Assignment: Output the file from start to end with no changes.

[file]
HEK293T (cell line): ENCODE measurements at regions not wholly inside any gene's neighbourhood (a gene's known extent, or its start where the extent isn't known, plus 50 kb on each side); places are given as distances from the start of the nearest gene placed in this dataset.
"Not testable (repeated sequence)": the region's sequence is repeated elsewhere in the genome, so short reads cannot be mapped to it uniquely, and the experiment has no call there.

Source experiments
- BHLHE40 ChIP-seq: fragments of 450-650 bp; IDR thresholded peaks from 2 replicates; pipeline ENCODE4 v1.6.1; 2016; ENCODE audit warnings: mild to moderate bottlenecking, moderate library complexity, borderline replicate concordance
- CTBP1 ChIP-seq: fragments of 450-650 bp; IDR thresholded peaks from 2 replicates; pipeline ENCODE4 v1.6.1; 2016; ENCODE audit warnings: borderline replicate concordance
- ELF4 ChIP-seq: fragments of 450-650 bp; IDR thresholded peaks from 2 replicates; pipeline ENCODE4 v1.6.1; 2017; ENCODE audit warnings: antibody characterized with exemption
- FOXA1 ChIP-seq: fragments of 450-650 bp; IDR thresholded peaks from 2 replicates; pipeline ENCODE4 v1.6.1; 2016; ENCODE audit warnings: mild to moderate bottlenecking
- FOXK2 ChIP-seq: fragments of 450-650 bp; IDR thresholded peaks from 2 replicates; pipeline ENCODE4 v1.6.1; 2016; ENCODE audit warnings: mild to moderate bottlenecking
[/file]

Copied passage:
HEK293T (cell line): ENCODE measurements at regions not wholly inside any gene's neighbourhood (a gene's known extent, or its start where the extent isn't known, plus 50 kb on each side); places are given as distances from the start of the nearest gene placed in this dataset.
"Not testable (repeated sequence)": the region's sequence is repeated elsewhere in the genome, so short reads cannot be mapped to it uniquely, and the experiment has no call there.

Source experiments
- BHLHE40 ChIP-seq: fragments of 450-650 bp; IDR thresholded peaks from 2 replicates; pipeline ENCODE4 v1.6.1; 2016; ENCODE audit warnings: mild to moderate bottlenecking, moderate library complexity, borderline replicate concordance
- CTBP1 ChIP-seq: fragments of 450-650 bp; IDR thresholded peaks from 2 replicates; pipeline ENCODE4 v1.6.1; 2016; ENCODE audit warnings: borderline replicate concordance
- ELF4 ChIP-seq: fragments of 450-650 bp; IDR thresholded peaks from 2 replicates; pipeline ENCODE4 v1.6.1; 2017; ENCODE audit warnings: antibody characterized with exemption
- FOXA1 ChIP-seq: fragments of 450-650 bp; IDR thresholded peaks from 2 replicates; pipeline ENCODE4 v1.6.1; 2016; ENCODE audit warnings: mild to moderate bottlenecking
- FOXK2 ChIP-seq: fragments of 450-650 bp; IDR thresholded peaks from 2 replicates; pipeline ENCODE4 v1.6.1; 2016; ENCODE audit warnings: mild to moderate bottlenecking